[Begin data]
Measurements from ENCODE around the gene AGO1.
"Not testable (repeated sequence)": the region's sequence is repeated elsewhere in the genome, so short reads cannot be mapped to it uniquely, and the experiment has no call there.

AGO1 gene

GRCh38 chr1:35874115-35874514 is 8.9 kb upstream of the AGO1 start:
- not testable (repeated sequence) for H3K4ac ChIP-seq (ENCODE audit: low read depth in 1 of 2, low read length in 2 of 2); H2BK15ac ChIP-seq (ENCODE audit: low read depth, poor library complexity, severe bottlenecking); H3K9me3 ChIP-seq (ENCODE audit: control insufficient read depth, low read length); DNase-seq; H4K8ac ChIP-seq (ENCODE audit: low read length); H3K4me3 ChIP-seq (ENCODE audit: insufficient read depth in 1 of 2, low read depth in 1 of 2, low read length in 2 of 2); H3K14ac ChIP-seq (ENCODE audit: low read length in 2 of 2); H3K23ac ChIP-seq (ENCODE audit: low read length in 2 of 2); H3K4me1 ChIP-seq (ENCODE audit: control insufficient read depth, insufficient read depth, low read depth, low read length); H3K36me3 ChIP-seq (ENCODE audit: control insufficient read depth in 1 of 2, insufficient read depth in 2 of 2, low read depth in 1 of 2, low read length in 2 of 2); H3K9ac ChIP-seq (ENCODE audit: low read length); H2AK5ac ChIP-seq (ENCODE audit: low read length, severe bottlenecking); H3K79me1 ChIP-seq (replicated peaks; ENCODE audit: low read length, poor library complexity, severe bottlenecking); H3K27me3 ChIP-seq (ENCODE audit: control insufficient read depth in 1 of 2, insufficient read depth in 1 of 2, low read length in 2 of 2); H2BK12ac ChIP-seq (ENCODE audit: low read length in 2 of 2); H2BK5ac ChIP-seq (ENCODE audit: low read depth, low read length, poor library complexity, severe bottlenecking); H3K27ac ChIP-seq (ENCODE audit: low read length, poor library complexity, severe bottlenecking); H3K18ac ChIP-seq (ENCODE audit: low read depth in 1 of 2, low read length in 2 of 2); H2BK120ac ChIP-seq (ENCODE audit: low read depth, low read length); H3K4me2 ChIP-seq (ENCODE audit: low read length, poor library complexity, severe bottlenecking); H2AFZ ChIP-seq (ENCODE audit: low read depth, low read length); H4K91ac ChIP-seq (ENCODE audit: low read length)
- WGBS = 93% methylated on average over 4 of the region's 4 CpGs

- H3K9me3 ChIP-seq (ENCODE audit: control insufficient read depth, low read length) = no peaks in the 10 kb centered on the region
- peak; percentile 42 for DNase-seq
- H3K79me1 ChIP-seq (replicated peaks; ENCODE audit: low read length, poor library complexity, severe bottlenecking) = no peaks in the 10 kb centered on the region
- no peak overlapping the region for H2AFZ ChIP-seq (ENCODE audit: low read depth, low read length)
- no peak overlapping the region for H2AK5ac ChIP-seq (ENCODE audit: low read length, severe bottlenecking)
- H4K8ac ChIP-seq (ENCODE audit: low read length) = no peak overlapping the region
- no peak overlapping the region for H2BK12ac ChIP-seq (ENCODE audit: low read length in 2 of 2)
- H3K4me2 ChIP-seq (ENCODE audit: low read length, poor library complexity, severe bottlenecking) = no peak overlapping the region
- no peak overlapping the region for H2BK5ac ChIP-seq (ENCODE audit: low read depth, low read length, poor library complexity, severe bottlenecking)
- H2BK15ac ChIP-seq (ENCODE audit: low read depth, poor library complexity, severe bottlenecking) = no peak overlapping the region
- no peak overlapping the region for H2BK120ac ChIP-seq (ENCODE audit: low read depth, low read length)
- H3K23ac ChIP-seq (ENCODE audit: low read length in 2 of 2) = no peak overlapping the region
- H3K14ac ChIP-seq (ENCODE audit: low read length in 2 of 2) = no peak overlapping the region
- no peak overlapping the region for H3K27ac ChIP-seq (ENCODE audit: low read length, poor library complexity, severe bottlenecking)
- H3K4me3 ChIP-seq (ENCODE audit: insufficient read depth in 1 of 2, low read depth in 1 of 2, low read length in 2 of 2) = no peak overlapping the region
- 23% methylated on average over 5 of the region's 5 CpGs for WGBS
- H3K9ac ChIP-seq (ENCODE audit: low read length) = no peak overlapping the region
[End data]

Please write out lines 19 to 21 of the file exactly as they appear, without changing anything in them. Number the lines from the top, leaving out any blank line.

- H3K14ac ChIP-seq (ENCODE audit: low read length in 2 of 2) = no peak overlapping the region
- no peak overlapping the region for H3K27ac ChIP-seq (ENCODE audit: low read length, poor library complexity, severe bottlenecking)
- H3K4me3 ChIP-seq (ENCODE audit: insufficient read depth in 1 of 2, low read depth in 1 of 2, low read length in 2 of 2) = no peak overlapping the region